JustinLarsen.net | Digital Humanities Portfolio

 

JustinLarsen.net

The Digital Humanities

Although the term "digital humanities" seems to be on the lips of every administrator and hiring committee in the nation right now, it is increasingly apparent that there is no clear, universal definition. Like many emerging fields, the borders around Digital Humanities have yet to be drawn; indeed, many scholars argue that the Digital Humanities are more methodology than a study in and of themselves and therefore should not be "defined" at all.

The purpose of Dr. Fred Gibbs' Digital Methodologies course has been to explore the many approaches the Digital Humanities have to the questions that are inherent to the study of fields such as History and Literature. As a function of that class, I have prepared the following collection of samples to display the skills and understandings I've developed over the semester, to showcase the way I have incorporated them into my own research, and to share these approaches with my fellow students and scholars.

Text Modeling and Textual Visualization

A great deal of the reason I was excited to enroll in the course was the promise of learning about several of the tools for advanced textual analysis made available by computers. My project here was to enter the entire Anglo-Saxon poetic corpus and subject it to a few methods of analysis, especially that of Topic Modelling made available by tools like MALLET. In the process, I demonstrate the use of the following technologies and techniques:

  • Python 2.7
  • Web Scraping and Text Mining
  • Data Cleaning with Regular Expressions
  • Topic Modelling with Mallet
  • Visualization of Results

Mapping Widsið

Although the majority of my research has no real geospatial element, the Anglo-Saxon poem Widsið is a clear exception. More of a metrical catalogue than anything else, the poem lists a great number of tribes and their famous leaders, all of whom the narrator allegedly visited during his travels. The creation of a map to visualize the locations of these tribes helps to make clear the scope and breadth of the Germanic world represented by Widsið in a clear and easy-to-comprehend image. Here, I demonstrate the use of the following software:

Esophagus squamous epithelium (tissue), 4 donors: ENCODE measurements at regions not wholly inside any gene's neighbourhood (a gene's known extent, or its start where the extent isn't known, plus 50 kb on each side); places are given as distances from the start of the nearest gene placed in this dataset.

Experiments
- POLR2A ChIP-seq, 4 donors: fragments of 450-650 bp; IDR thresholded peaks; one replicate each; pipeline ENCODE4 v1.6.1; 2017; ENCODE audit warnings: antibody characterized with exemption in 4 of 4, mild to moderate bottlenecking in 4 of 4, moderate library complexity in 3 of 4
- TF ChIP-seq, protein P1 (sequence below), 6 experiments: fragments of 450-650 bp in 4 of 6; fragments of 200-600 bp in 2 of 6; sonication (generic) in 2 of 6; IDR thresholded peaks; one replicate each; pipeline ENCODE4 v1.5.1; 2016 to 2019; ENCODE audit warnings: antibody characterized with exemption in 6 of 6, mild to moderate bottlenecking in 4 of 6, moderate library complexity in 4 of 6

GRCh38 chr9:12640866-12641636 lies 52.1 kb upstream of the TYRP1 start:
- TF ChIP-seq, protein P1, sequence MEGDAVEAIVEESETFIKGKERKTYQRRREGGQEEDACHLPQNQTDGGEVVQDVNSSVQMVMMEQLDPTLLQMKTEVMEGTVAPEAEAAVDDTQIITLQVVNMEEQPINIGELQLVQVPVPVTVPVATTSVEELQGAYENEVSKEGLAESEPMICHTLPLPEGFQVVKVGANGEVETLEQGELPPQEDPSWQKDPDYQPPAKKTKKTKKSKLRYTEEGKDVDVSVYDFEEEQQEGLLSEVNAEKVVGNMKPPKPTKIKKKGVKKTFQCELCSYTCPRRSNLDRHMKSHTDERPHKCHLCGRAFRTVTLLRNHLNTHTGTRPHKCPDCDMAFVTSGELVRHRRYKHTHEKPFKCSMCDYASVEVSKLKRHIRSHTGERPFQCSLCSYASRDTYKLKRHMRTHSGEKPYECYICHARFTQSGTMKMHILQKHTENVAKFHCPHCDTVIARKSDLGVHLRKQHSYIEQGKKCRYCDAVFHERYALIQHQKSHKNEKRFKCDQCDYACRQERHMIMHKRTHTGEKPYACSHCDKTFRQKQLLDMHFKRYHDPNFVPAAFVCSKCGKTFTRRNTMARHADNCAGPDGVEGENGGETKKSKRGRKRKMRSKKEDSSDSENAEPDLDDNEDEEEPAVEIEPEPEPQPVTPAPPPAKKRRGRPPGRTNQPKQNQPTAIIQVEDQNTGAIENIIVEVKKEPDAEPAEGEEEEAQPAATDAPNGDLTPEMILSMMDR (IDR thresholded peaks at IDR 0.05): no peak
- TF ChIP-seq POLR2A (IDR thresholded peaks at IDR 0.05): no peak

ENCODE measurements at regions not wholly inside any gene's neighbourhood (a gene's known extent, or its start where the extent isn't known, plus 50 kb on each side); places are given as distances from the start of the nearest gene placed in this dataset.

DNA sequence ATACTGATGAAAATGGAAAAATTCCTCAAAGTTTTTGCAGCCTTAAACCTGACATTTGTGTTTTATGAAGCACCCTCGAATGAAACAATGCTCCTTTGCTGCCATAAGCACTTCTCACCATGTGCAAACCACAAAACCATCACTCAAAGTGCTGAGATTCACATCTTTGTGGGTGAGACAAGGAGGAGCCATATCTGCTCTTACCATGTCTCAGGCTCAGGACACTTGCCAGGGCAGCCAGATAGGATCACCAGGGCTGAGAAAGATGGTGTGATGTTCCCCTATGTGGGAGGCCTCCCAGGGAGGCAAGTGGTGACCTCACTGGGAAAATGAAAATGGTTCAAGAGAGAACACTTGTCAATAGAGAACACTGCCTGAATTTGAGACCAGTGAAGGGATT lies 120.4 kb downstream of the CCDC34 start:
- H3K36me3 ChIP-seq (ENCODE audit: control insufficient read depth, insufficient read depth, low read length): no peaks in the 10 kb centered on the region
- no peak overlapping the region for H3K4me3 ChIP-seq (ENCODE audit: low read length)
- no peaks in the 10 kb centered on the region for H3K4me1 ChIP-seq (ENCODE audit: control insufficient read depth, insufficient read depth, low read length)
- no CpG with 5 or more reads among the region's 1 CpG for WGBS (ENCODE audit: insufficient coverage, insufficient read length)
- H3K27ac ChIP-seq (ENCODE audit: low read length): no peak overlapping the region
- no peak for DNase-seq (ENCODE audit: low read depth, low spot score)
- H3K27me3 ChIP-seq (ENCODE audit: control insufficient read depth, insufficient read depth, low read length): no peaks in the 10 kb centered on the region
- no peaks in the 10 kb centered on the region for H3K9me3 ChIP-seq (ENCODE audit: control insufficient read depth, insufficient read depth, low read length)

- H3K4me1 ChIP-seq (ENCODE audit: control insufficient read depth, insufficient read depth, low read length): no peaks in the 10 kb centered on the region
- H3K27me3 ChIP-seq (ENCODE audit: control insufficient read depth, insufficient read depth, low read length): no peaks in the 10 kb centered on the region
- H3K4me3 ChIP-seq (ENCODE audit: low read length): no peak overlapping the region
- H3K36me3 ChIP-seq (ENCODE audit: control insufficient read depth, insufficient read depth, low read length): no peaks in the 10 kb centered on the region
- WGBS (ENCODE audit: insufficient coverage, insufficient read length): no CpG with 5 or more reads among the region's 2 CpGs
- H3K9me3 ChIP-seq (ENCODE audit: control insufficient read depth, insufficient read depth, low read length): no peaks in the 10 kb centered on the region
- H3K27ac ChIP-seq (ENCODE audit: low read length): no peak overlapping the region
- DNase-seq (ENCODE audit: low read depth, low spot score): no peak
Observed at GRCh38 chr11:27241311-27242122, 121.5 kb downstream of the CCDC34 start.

• Google Maps Engine
  • Google Earth
  • QGIS Mapping Software

DH in Medieval Studies: A Critical Survey

One of the most important ways of understanding how the Digital Humanities is useful within our own studies is to examine its application by others in our own fields. Numerous projects, from Bessinger's Concordance of the Anglo-Saxon Poetic Records to Martin Foy's treatment of the Bayeux Tapestry, have tackled problems by using computers as analytical tools. Still others have used telecommunications technologies to solve the troubling problem of access, an issue that is more pressing for medievalists than for any other period in the study of English Literature. This page will give a short critique of the ways in which the digital world has impacted the study of the Middle Ages

Other Experiments

Anther important, albeit unofficial part of the DH curriculum for me was the opportunity to play around with technologies not listed on the syllabus or not part of any major project. Although this was not strictly necessary, many of the smaller things I did here informed the decisions I made in web design, project workflow, or even software used. In this section, which should probably never really see the light of day, but is nonetheless an integral part of my learning experience in the Digital Methods course, you will find the following:

  • Experiments with CSS Animation
  • Experiments with JavaScript
  • A Discussion of the Educational Value of Porteus, the Portable Linux Distribution

The Albuquerque Sunport: 1930-1970

The link to this project will be added once the site goes live

As a part of Fred Gibbs' Digital Methods course in Fall 2014, I was also part of a larger project to examine and make public the history of the Albuquerque Sunport. Although my place in the project was behind the scenes, incorporating the work of others into the website, I still learned a great deal about the subject; I learned a great deal more, however, about JavaScript and web design. My work on the project demonstrates fluency with:

  • HTML and CSS
  • Elements of Web Design
  • JavaScript
  • Project Work